Welcome to Candycreeps Development Diaries! This series of posts is like our transparency policy — it’s designed to paint a picture of the ideas and motivations that went into putting the game together. Keep an eye on this space for future updates.
Candycreeps chargen relies on the super-secret, high-tech technique of “doodling” to create compelling characters. Basically, with a little inspiration from the setting material, you picture a character that catches your fancy and sketch him or her out on the character sheet. The game system then guides you in picking out elements of your sketch and turning them into stats and special abilities that will help your character navigate the labyrinthine halls of the Pembrigan Academy with style. (For more on that process, see the next post in this series, on Features.)
The idea for a visual chargen system came early on. As soon as we’d decided on the Cute-Creepy style dichotomy that the game was to capture, we knew we wanted some kind of interactive chargen mechanic to encourage players to picture their characters in detail before worrying about stats. At one point, I had a crackpot idea about getting people to produce three-dimensional models of their characters out of folded paper or something. Fortunately, my genius crowd of collaborators and playtesters managed to talk me out of that craziness, and we settled on the much more practical doodling method.
People tend to have extreme reactions to the sketch-based chargen. Some folks take to it instinctively and get all excited about adding more and more stuff to their characters. Others resist the idea of bringing a different kind of activity, one that might invite comparisons of skill, into the gaming process. I can totally sympathize with that — I’m no great shakes at drawing myself, as the sample character pictured here makes all too clear. We’ve found, though, that the craziest, weirdest-looking, and sketchiest sketches are usually the most fun. (Take a look at the “Resources” page for some of our favorite examples.) Just like Karaoke Night, it’s less about skill and more about enthusiasm and a sense of fun.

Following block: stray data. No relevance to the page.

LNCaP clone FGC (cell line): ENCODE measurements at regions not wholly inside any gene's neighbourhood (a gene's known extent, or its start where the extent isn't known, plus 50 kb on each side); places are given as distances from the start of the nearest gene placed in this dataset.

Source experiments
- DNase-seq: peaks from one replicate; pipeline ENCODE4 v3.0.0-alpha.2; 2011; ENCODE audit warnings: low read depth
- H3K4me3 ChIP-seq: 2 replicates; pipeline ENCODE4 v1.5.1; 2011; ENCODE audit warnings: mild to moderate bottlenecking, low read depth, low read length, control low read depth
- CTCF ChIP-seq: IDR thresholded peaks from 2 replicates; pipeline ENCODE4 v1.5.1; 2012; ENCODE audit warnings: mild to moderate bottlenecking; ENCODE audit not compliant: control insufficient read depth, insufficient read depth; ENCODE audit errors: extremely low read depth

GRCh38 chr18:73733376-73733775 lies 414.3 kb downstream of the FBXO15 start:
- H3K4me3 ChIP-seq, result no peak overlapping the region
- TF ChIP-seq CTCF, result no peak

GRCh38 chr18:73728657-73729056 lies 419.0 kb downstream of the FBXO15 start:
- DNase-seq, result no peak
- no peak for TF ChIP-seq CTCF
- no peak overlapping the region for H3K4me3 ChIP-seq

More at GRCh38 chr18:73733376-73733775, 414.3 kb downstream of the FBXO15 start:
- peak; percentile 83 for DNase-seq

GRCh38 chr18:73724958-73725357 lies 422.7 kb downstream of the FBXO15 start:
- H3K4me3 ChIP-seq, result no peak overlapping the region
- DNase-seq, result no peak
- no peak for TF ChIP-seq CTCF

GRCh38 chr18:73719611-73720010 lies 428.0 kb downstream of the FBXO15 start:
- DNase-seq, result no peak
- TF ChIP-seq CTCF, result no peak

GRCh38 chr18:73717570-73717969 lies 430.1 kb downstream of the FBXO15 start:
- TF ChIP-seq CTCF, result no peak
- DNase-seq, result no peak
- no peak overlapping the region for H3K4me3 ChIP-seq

To encourage players to relax and go with it, we put in some structure to help with the drawing-chargen process. The default Candycreeps character sheet comes equipped with a blank maquette to build sketches on, so you can simply add on the key elements for your character if you don’t want to draw the whole thing out. If you’re having trouble picturing your character, you can flip through the extensive list of sample Features for some inspiration.
We’ve had a lot of good responses to the doodle-based chargen model. It conveys the style of the game quickly, and the character sketches are fun conversation pieces that help the other players see your character the way you do — this was a particularly nice icebreaker for con games. In the next post, we’ll take a closer look at the Features mechanic that converts your character from an image on a page to a larger-than-life personality ready to take on teachers, bullies, and other creatures of nightmare and legend.
the Candyman (Nick)